Travel Planning and Preparation

My Travel Essentials

Travel is fun, and so is collecting useful travel gear/equipment. Of course, needs of each travel and each traveller are different so below is a list of what I consider my travel essentials. As the song goes ‘”these are a few of my favourite things…

Disclaimer: I do not receive any benefit from the products/businesses below unless specifically mentioned.

1. Maps Whether I intend to drive or not, I always download Google Maps for the area(s) I am travelling to. If I’m driving then I also use an app called mapFactor Navigator (as a backup). I consider Google Maps a must have to get directions (driving/walking/public transport), place info, ratings, reviews etc.

mapFactor has free open source maps and paid maps from TomTom. This came really handy in Morocco where Google Maps didn’t have navigation feature (only static directions, no turn-by-turn navigation). The maps are reasonably priced, have free updates, and don’t need a data connection to run. I have used mapFactor in Montenegro as well.

2. Universal Travel Adapter with 4 USB Ports

Like the one in the picture here. Takes in any kind of plug and goes into any kind of plug point, and since most devices nowadays use USB chargers, the 4 USB ports are really useful. I can simultaneously charge my laptop (using the plug point), 3 phones (my daughter’s, wife’s and my own) and a portable charger.

3. 10,000 mAH Portable Charger It is very important to me that my cell phone does not run out of battery. It has all my itinerary info, bookings, e-tickets, maps for directions, and connectivity with my family in case we are in different places. I carry a 10,000 mAH portable charger. It’s about the size of a cell phone and has enough juice to charge most cell phones at least 3 times from 0-100. Plus it has 2 USB out ports so my wife and I can use it at the same time if needed.

4. Travel Insurance from The Wise Traveller I have an annual policy with TWT that provides full travel insurance (that includes medical expenses etc. and not just travel cancellations/delays). It’s like a membership to a traveller’s club that comes with annual travel insurance among other benefits. Why annual insurance from The Wise Traveller?

a. I like buying annual travel insurance because it works out cheaper for the number of times we travel in a year. I get protection from flight cancellations/delay, loss/delay of luggage, unforeseen medical expenses, coverage of CDW deductible if renting a car etc. Additionally, for some visas, there is a requirement to have insurance coverage. On my recent long holiday, I had a luggage delay and medical expenses and was able to claim from my policy.

b. The insurance policy itself is underwritten by Tokio Marine Insurance and managed by Allianz Global Assistance, both well-known names in insurance. I am currently in the middle of a claim and the experience so far has been very positive. I could file my claims online (had to send original docs by mail for the medical claim) and the luggage delay claim was decisioned within 3 business days and paid out into my account within 8 business days.

c. I don’t like the insurance that comes bundled with credit cards. The qualifying conditions are strange/vague. The flight has to be booked entirely using the credit card. So, if I travel overland, or partially pay using my miles, or use a service like PayPal then I am not covered. Too risky. It’s a good additional policy as a backup or as an additional cover in case of death (since there is no limit on the number of policies one’s next of kin can claim from in case of death).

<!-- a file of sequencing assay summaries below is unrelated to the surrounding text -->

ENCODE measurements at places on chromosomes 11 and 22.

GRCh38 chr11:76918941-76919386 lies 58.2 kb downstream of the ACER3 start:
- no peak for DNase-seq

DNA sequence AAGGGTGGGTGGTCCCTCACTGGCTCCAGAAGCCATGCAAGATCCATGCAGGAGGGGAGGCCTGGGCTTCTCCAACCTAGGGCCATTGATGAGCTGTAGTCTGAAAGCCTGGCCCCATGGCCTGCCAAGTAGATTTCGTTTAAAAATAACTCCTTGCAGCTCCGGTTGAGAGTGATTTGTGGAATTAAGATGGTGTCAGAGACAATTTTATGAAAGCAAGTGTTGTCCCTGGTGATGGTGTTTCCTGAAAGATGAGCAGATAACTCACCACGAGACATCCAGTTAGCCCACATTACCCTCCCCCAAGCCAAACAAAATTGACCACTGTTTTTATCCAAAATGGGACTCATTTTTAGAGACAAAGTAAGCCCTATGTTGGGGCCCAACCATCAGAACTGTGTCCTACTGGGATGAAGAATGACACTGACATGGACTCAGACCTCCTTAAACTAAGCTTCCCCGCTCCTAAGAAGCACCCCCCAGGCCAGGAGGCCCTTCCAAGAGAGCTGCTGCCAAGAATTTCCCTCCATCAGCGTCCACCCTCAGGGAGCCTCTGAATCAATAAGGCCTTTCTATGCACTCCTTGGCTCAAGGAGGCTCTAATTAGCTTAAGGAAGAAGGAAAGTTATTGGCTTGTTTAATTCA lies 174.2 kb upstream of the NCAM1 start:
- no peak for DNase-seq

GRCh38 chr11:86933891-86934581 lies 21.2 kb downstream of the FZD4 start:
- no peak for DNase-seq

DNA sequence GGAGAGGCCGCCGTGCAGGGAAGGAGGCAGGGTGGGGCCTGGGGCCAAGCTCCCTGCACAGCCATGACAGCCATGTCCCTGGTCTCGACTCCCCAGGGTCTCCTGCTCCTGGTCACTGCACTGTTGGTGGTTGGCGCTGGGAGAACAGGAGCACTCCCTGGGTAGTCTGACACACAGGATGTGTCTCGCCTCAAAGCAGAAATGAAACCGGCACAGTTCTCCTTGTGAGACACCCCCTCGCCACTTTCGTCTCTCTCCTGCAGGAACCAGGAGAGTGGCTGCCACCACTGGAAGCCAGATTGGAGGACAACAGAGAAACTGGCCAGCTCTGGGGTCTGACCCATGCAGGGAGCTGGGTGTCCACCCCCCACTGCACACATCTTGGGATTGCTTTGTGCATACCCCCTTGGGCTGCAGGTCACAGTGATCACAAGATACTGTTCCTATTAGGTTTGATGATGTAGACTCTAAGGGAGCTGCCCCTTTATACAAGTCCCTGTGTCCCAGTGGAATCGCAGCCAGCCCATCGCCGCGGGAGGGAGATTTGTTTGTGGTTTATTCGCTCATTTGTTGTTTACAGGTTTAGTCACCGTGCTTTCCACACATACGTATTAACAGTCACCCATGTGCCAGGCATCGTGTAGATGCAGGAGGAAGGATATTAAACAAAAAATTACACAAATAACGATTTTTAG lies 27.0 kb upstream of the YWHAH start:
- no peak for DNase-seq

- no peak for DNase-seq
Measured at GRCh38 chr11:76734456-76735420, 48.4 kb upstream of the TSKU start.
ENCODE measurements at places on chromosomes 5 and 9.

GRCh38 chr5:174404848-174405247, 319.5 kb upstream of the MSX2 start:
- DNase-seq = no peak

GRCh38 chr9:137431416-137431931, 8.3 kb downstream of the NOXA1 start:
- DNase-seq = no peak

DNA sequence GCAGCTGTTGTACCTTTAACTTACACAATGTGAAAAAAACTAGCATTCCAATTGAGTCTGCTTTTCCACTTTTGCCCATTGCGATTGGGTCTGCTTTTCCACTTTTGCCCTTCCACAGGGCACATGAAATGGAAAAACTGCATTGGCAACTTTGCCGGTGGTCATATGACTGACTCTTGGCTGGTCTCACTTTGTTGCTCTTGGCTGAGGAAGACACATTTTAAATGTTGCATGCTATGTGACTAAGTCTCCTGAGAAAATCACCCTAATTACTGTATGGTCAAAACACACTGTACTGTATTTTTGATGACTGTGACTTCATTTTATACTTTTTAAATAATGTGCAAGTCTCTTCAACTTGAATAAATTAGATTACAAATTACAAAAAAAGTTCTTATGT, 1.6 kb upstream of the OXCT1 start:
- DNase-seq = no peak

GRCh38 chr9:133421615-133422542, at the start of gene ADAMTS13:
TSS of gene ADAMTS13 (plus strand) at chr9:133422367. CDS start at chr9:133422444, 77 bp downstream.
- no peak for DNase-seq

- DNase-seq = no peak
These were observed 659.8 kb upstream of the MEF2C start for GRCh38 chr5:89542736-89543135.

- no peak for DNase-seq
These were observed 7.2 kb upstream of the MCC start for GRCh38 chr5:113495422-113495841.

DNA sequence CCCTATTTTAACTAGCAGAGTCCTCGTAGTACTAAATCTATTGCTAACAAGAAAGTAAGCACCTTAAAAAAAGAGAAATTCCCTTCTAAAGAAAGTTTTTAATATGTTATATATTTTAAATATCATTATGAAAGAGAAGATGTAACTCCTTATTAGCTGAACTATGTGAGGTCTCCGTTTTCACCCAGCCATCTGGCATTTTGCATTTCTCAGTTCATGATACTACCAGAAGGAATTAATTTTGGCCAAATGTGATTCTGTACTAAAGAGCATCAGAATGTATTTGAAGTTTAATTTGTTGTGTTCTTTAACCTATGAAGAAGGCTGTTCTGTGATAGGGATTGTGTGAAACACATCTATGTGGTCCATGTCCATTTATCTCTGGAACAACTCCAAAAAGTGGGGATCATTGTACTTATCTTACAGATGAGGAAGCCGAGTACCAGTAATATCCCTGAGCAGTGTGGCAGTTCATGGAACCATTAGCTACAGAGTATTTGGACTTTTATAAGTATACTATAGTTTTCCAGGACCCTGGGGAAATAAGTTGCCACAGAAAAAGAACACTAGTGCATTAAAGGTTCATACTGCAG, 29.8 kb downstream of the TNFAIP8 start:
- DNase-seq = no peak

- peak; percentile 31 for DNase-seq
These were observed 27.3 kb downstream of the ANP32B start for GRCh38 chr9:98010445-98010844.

d. The Wise Traveller’s customer service has been excellent so far. Very responsive to email and they provided me special documents when I was applying for my Schengen visa.

e. And the best of all – the lowest price in the market for an annual travel policy. But it’s still best to compare using an aggregator like Go Bear.

5. Maxpedition Falcon-II Backpack Over the years, I have used many backpacks – well-known brands, unbranded, ‘theft-proof’, large, small, shoulder slings etc. I recently stumbled upon ‘tactical’ backpacks. After a bit of research, studying reviews, and a trial-and-error, I finally settled upon my ideal backpack for travel. Why is it ideal?

a. Spacious but not bulky. This 25L capacity backpack has a laptop/hydration pack pocket, a main compartment, a secondary compartment, an upper front pouch and a lower front pouch. Plus a lot of partitions and sub-pockets so that it is easy to segregate what you put in the backpack. Yet, it is not too bulky to carry or fit in under an airline seat, if needed.

b. Sturdy and water resistant. The bag is made of 1050-Denier water & abrasion resistant nylon, and is Teflon coated. What all that means is that the pack is sturdy, and doesn’t get dirty or wet easily.

c. Pockets open fully. All the pockets open almost fully on 3 sides making it easy to put in and take things out. If your raincoat is right at the bottom of the main compartment then just pull the zipper down all the way and pull it out.

d. Modular design. The bag is MOLLE compatible. MOLLE (pronounced Molly) stands for MOdular Lightweight Load-carrying Equipment. The Modular part of the design means that you can add pouches, clips, elastic bands etc. to the loops available on the front and side of the pack. Here are some of the uses I found for the modular attachments:

— I carry my family’s passports, boarding cards etc. in a separate pouch that is easily accessible while flying but can be taken off and left at the hotel. With this bag, I can clip it to the front of the shoulder strap using a carabiner and a loop. Secure, easy to access and easy to take off.